Korea Blog: the Korean literary crime wave, part three
Watching a lecture from Sebashi, the Korean equivalent of TED Talks, I heard the speaker mention a previous speaking engagement he’d had in an unusual venue: a women’s prison. Most all of the inmates, he said, had been locked up for financial malfeasance of one kind or another. This mildly surprised me, despite the well-documented lack of propensity on the part of womankind toward more violent varieties of crime. Then I considered the disproportionately numerous stories of financial ruin that I’ve heard in Korea. In the United States, one can still only get so many degrees of separation away from lingering effects of the Great Financial Crisis (to say nothing of coronavirus-related economic hardship), but here it seems that everyone knows at least a few people who’ve lost everything in a failed business, got swindled in a bad deal, or emigrated in flight from crushing debt.
Given that, it seems implausible that the first four Korean crime novels I’ve covered in this series — Jeong You-jeong’s The Good Son, Kim Un-su’s The Plotters, Kim Young-ha’s Diary of a Murderer and Seo Mi-ae’s The Only Child — have so little do do with money. This contrasts with American crime fiction (or at least what I’ve read of it), many if not most of whose plots are set in motion by the desire to ill-get some gains. In this sense Pyun Hye-young’s The Law of Lines, translated by Sora Kim-Russell, and Yun Ko-eun’s The Disaster Tourist, translated by Lizzie Buehler, go the American way. Two of the most recent works of Korean crime fiction successful in English, they both tell stories intimately concerned with money and what people will do get it, but without the heists, drug deals, and gangland machinations familiar to Western readers.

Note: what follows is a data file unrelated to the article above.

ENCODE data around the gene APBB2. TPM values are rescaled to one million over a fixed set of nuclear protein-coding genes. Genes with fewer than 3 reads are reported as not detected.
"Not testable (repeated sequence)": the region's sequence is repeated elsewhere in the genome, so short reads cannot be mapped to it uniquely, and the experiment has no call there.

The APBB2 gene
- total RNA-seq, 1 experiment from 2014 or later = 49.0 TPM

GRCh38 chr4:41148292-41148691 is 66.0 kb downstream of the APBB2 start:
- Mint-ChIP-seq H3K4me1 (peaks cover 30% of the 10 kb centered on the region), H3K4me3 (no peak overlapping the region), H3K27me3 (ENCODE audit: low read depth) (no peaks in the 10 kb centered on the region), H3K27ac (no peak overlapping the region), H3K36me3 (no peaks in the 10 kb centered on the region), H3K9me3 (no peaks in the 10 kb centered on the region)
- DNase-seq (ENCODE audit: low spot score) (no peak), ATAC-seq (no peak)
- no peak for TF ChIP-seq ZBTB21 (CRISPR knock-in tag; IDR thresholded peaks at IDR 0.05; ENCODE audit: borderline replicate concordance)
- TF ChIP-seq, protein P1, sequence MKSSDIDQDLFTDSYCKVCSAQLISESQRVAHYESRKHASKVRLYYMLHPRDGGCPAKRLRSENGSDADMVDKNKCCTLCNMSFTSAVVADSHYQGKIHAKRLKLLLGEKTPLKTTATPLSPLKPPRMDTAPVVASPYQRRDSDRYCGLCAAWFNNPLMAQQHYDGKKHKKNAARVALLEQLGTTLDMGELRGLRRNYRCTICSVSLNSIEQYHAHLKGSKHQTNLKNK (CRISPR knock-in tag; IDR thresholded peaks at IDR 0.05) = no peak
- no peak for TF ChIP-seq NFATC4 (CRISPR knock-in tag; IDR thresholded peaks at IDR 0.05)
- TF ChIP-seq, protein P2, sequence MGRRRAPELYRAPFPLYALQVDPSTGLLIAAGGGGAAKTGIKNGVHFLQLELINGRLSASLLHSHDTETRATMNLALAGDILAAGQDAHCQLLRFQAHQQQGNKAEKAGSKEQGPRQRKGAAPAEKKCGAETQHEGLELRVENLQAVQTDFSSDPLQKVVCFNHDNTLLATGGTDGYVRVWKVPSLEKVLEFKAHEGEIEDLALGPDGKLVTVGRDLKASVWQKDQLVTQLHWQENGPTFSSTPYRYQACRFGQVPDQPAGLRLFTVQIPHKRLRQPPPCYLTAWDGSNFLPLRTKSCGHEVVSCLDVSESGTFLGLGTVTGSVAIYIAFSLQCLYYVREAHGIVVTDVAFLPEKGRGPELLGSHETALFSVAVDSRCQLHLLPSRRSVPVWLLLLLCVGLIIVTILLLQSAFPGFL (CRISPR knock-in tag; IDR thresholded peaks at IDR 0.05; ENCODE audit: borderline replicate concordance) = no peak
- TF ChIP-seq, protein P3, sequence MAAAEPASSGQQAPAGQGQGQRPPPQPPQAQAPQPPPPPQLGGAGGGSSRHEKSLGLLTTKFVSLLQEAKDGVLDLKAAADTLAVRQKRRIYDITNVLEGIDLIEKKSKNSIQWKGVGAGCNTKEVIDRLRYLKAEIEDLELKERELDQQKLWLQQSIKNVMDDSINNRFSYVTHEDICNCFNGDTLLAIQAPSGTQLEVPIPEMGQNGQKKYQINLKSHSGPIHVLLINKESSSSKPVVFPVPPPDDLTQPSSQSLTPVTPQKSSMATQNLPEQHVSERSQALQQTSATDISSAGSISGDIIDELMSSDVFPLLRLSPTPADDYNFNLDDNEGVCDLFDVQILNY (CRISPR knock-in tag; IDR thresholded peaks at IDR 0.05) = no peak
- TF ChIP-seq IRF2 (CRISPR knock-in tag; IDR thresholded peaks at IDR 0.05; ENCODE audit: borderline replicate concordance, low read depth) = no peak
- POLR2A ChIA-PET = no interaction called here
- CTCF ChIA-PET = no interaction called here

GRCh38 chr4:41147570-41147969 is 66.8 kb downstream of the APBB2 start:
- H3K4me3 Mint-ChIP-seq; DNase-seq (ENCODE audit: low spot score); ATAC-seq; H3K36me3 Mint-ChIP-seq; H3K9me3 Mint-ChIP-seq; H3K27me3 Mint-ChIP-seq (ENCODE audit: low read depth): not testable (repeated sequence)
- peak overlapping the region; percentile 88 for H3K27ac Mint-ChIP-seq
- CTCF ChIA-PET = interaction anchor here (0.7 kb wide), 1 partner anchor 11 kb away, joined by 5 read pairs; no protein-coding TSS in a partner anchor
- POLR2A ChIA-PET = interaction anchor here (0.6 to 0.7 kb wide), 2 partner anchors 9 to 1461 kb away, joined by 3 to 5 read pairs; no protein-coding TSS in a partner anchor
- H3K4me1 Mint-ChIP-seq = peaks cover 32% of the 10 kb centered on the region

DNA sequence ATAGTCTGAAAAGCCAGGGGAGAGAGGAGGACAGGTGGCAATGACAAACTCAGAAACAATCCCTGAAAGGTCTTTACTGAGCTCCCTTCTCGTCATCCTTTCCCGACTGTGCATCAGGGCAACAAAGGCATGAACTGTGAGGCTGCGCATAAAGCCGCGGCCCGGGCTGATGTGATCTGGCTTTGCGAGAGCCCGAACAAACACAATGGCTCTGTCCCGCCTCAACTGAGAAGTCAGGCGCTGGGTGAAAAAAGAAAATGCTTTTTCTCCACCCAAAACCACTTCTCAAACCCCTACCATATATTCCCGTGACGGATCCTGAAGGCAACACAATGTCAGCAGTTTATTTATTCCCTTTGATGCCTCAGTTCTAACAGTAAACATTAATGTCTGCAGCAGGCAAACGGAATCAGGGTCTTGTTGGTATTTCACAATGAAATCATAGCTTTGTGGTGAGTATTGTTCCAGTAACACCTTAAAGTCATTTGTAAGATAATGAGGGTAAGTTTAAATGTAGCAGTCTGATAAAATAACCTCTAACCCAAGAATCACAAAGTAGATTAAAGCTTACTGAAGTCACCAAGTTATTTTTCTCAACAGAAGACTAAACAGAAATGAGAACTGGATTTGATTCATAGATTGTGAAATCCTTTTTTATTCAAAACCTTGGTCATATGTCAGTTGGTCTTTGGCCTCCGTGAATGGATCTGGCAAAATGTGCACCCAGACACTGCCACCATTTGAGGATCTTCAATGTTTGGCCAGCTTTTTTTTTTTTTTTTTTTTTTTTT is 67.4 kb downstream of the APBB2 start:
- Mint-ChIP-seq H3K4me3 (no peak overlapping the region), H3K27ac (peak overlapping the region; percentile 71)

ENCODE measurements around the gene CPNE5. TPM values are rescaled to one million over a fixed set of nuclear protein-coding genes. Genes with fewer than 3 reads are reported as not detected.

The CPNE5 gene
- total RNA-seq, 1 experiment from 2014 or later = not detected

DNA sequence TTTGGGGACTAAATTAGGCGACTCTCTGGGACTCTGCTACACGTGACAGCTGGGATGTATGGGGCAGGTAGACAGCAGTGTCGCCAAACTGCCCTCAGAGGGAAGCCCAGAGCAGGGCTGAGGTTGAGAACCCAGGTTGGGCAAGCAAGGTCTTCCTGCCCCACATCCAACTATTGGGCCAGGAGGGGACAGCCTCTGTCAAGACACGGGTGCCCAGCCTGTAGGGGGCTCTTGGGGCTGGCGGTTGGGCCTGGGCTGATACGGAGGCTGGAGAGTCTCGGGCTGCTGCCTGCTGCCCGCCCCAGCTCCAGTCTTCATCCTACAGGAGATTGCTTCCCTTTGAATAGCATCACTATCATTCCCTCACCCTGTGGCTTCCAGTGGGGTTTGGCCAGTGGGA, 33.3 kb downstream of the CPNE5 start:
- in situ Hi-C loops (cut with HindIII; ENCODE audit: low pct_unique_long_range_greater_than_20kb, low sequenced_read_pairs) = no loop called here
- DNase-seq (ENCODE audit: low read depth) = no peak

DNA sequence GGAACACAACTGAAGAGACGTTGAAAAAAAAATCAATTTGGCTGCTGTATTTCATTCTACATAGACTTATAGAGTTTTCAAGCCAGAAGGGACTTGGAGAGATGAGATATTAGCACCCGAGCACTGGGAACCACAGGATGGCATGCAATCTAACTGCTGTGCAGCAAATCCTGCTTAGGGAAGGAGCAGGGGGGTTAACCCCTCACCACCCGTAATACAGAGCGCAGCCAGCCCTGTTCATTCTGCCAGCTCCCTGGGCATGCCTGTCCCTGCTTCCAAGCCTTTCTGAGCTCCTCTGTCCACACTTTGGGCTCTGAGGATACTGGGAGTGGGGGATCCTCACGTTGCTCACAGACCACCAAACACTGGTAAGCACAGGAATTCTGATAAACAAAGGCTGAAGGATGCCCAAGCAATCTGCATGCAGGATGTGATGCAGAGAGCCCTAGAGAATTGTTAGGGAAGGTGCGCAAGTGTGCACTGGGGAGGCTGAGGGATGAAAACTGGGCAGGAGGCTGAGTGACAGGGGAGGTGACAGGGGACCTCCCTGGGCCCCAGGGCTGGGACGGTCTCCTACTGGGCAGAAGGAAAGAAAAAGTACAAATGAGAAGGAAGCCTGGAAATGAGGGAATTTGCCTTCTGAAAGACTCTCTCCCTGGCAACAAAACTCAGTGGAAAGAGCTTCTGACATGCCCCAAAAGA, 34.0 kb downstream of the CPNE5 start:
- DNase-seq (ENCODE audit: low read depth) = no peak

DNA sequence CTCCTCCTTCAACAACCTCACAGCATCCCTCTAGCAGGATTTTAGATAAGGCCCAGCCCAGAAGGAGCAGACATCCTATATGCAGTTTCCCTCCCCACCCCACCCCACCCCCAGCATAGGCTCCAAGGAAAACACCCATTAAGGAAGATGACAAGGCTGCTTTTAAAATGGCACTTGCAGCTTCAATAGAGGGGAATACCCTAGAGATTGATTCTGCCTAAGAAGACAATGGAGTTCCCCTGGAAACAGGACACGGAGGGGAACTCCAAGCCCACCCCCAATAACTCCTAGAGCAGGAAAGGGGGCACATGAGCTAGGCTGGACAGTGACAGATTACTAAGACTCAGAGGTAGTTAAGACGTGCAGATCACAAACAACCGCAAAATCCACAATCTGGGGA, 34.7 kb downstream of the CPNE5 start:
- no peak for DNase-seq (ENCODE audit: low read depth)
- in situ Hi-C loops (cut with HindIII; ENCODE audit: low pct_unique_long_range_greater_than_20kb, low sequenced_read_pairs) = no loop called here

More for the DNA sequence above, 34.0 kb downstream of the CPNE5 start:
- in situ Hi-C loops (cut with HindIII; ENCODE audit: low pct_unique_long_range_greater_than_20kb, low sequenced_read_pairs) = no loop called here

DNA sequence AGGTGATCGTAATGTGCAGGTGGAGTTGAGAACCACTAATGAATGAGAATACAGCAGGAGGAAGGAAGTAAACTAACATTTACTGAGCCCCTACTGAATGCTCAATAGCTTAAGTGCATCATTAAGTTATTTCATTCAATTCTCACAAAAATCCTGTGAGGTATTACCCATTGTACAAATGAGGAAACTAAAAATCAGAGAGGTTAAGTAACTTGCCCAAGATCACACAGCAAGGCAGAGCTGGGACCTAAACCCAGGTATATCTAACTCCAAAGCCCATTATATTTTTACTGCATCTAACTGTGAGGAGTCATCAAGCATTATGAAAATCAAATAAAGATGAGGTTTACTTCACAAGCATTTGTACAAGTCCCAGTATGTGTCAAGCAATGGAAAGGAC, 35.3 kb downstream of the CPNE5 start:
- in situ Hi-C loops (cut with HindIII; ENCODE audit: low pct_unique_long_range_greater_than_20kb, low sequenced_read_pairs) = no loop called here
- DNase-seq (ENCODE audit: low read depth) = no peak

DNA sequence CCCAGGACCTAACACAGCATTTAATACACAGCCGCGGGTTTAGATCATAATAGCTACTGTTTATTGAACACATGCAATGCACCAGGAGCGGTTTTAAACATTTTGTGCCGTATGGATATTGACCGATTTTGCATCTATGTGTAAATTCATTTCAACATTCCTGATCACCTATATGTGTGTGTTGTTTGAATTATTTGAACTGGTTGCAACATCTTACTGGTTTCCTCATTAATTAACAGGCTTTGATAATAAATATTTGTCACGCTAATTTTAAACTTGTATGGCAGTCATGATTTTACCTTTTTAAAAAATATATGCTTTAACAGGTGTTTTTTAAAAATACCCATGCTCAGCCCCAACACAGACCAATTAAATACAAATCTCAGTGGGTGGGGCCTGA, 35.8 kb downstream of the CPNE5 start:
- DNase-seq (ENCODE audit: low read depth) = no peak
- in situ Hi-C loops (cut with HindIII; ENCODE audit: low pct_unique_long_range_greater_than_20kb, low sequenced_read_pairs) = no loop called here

Like The Only Child, The Law of Lines opens with a deadly house fire — or rather, an explosion — the accidental or deliberate ignition of which comes under investigation. It destroys the home and eventually kills the single father of a 27-year-old woman named Se-oh, who already had it bad enough: having struggled to extract herself from a multi-level marketing scam, she lives in fear of being recognized by one of the many acquaintances she attempted to recruit. Figuring that her dad set off the explosion on purpose, committing difficult-to-detect suicide as an escape from his own financial woes, she makes it her life’s mission to hunt down and murder the debt collector who had been badgering him day and night. But that debt collector, a fellow late-twenty-something soon to be priced out of the dank apartment he shares with his disabled mother, is hardly doing better himself.
Read the whole thing at the Los Angeles Review of Books.